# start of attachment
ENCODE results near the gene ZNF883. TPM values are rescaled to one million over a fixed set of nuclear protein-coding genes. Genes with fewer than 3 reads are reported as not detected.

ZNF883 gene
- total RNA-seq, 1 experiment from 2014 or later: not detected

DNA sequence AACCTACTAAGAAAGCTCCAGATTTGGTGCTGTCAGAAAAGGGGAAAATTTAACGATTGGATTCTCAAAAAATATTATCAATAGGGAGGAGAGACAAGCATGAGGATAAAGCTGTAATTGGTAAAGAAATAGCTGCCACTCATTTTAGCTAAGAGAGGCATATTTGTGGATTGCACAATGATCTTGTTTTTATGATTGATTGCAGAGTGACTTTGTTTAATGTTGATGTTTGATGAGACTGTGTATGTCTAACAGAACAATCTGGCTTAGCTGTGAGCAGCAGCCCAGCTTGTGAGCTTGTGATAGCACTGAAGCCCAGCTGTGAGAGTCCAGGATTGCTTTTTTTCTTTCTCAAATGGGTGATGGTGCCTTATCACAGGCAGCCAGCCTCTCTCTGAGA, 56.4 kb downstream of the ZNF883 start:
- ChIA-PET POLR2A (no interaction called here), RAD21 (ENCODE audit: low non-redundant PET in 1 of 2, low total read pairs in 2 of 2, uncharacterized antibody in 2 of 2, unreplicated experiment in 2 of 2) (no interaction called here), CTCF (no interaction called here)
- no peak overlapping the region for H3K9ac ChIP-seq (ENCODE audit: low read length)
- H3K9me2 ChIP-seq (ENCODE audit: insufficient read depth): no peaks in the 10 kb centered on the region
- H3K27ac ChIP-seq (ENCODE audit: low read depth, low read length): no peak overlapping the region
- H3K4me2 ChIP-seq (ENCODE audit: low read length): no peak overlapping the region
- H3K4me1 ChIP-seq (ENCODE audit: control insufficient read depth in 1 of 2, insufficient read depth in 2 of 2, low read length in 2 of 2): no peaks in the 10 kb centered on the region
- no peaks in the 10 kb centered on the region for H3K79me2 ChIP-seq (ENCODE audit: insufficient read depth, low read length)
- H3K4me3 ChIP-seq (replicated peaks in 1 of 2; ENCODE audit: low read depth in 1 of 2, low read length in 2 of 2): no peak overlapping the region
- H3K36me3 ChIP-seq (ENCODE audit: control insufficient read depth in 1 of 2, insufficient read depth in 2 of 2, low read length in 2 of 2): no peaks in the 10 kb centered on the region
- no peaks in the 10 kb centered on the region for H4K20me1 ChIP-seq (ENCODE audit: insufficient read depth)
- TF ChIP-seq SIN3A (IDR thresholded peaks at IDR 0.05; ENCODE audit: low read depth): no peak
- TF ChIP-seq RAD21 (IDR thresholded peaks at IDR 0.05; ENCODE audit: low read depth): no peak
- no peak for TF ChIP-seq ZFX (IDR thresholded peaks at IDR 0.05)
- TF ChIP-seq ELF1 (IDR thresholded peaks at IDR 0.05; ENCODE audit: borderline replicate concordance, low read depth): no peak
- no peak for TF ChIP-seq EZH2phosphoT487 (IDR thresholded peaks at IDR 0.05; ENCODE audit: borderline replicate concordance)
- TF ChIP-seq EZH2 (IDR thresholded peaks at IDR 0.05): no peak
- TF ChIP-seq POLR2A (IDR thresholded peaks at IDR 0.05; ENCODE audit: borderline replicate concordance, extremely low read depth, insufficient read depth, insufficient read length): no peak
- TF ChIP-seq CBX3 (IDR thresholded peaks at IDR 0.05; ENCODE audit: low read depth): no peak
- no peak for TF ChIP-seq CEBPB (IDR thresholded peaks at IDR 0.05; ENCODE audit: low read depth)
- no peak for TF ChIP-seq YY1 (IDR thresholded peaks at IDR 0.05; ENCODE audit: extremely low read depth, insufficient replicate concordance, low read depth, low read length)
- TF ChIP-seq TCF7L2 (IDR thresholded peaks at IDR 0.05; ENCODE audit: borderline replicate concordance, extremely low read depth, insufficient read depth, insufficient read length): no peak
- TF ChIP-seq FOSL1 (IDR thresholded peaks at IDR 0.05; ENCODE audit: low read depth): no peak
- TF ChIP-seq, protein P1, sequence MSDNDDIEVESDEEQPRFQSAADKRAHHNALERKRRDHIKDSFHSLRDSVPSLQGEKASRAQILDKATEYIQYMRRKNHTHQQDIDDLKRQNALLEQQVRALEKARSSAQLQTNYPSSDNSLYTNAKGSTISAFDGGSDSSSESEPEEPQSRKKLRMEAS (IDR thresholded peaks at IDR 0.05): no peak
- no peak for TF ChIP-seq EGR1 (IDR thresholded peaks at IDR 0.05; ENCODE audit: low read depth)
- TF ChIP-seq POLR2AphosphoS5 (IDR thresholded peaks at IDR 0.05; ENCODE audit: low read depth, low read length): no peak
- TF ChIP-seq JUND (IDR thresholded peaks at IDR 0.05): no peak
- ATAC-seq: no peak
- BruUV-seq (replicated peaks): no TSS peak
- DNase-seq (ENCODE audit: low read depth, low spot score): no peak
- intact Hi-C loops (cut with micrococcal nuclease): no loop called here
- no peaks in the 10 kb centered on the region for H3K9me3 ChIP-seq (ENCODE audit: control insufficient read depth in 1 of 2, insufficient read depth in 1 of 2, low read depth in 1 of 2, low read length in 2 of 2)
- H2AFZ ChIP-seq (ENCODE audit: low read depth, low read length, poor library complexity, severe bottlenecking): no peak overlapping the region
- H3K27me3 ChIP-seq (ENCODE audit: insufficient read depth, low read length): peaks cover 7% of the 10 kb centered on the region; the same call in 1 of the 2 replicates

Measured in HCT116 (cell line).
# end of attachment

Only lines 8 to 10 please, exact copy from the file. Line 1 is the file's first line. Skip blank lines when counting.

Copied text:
- H3K27ac ChIP-seq (ENCODE audit: low read depth, low read length): no peak overlapping the region
- H3K4me2 ChIP-seq (ENCODE audit: low read length): no peak overlapping the region
- H3K4me1 ChIP-seq (ENCODE audit: control insufficient read depth in 1 of 2, insufficient read depth in 2 of 2, low read length in 2 of 2): no peaks in the 10 kb centered on the region